Practitioners of mageia, the magicians, the first of whom, to the Greeks at least, were the Magi (magoi) priests of Persia, were seen not only as wise holders of secrets but also as masters of such diverse fields as mathematics and chemistry. Associated with death, divination, and evil-doing magicians were, no doubt, feared, and their life on the fringes of the community meant that practitioners were often impoverished and reliant on handouts to survive.
MAGIC IN GREEK MYTHOLOGY
Magic appears in the mythology of ancient Greece and was associated with such figures as Hermes, Hecate (goddess of the moon and witchcraft), Orpheus, and Circe, the sorceress daughter of Helios who was expert in magical herbs and potions and who helped Odysseussummon the ghosts from Hades. Myths abound in tales of magic potions and curses. Just one example is Hercules, who died a horrible death after his wife Deianeira had taken the magic blood of the centaur Nessos and liberally spread it on the hero’s cloak. On wearing it, Hercules was burned terribly and would later die of his wounds. Magic is also practised by many literary characters, perhaps most famously by Medea in Euripides’ tragedy play of the same name.
WHO BELIEVED IN MAGIC?
Magic in the Greek world was not just prevalent in the realm of private individuals, neither was it reserved for the poor and illiterate. We know that official inscriptions were commissioned by city-states to protect their city from any possible disasters. There were also cases when, as at Teos in the 5th century BCE, the state delivered the death penalty to a man and his family found guilty of harmful magic (pharmaka deleteria). In another example, a 4th-century BCE woman by the name of Theoris received the death sentence for distributing bewitching drugs and incantations. Clearly, the authorities recognised magic as an activity capable of results and it was not simply the realm of weak-minded peasantry. Certainly, some intellectuals realised its potential for abuse, as in the case of Plato who wanted to punish those who sold spells and curse tablets. Epicurean and Stoic philosophers were another group who battled for the eradication of magic.
At the same time as official wariness of magic, many private individuals believed in the powers of magic, and farmers, with their dependency on the vagaries of weather, were particularly susceptible to the power of amulets. These would be worn around the wrists or neck, for example, as it was hoped wearing them might guarantee sufficient rainfall that season. Greek amulets may be divided into two broad types: talismans (which brought good luck) and phylacteries (which protected). They were made of wood, bone, stone, or more rarely, semi-precious gemstones. They could also be written on small pieces of papyrus or a metal sheet and carried in a pouch or small container, or merely consist of a small bag of mixed herbs. There were also particular shapes which were viewed as auspicious to carry around in miniature form: a phallus, eye, vulva, knots, Egyptian scarab, and a small hand making an obscene gesture. Some of these amulets are still widely used today in Greece (the evil eye) and southern Italy (the cornicello horn).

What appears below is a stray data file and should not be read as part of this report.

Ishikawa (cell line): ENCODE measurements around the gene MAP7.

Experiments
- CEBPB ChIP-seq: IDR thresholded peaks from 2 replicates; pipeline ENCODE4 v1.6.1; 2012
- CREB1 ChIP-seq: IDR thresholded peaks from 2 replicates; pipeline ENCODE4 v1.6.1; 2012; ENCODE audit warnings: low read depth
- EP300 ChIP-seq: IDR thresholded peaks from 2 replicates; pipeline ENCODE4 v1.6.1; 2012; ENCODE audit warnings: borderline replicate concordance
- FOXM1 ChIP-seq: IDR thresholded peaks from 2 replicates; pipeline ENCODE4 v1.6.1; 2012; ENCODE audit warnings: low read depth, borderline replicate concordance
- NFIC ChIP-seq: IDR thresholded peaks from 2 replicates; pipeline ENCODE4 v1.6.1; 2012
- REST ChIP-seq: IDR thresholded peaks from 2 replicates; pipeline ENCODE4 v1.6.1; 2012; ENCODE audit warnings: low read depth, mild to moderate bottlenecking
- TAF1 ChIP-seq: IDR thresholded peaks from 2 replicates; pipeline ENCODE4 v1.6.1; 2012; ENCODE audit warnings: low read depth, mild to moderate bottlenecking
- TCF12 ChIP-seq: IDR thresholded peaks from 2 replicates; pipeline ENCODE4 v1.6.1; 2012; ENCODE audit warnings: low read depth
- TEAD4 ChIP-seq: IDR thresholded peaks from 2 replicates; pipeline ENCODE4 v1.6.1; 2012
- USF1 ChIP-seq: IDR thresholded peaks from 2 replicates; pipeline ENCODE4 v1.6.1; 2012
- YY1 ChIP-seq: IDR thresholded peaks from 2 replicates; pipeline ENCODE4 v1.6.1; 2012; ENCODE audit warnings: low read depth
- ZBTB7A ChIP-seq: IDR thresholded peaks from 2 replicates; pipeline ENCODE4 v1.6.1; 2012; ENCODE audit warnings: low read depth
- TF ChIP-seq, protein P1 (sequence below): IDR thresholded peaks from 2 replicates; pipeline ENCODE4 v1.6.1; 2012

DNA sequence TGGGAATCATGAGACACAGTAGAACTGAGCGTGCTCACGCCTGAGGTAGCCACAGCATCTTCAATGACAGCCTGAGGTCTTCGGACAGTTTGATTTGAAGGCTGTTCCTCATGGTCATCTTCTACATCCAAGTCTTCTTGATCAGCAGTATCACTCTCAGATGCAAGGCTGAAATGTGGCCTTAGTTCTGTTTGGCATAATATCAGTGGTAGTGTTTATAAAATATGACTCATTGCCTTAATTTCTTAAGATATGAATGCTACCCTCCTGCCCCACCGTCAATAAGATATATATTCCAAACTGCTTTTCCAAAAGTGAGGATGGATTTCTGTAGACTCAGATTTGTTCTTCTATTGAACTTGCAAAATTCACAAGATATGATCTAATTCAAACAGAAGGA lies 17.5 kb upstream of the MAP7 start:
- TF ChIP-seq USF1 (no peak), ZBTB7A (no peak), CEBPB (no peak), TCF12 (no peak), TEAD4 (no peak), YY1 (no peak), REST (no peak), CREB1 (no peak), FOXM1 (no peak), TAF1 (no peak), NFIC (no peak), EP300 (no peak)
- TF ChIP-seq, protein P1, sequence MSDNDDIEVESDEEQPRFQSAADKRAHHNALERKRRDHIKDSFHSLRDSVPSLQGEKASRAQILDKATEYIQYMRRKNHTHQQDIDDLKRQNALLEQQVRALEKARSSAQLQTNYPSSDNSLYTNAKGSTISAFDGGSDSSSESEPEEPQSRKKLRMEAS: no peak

Amulets were worn, for example, to cure a physical ailment, as a contraception, to win a sporting competition, to attract a lover, to keep away robbers, ward off the evil eye, or to protect the wearer from any bad magic that might be directed their way. Often to make an amulet work one had to invoke the gods (especially Hecate) or make certain utterances such as nonsense or foreign words believed to have a magical power. Amulets were not limited to persons either, for walls, houses or even entire towns could have their own amulets to protect them from any negative occurrences.
Curses (agos, ara, and euche) were a means to maintain public order through the threat of magical punishment for behaviour detrimental to the community, especially crimes such as murder. They were also seen as a way to cause harm to one’s enemies. A curse tablet most often took the form of a sheet of metal (especially lead) inscribed with the curse which was then rolled or folded, sometimes nailed shut and buried in the ground, tombs or wells. Pottery sherds, papyri, and pieces of limestone were similarly inscribed. A second form was as wax or clay figurines made to resemble the victim of the curse. These have their limbs bound or twisted and were sometimes stuck with nails or buried in a miniature lead coffin.
It is interesting to note that while magicians in mythology are often female the records of curse tablets and spells typically indicate a male user. Curse tablets were mostly used as a means to settle disputes in one’s favour. The first record of them dates to the 6th century BCE and they cover such topics as business deals, relationship problems, legal disputes, cases of revenge, and even athletic and drama competitions. There are instances in Greek literature where entire families and dynasties are cursed, perhaps the most famous being Oedipus and his descendants.
The Egyptians had long used spells (really better described as a list of instructions to follow) and incantations written on papyri and the Greeks continued the tradition. Surviving Greek papyri concerning magic date to the 4th and 3rd century BCE. They cover such instructions as how to get over physical ailments, improve one’s sex life, exorcism, eliminate vermin from the home, as parts of initiation ceremonies, or even how to make your own amulet. Recipes and poisons frequently appear too, which often used rare herbs and exotic ingredients such as spices and incense from distant Asia.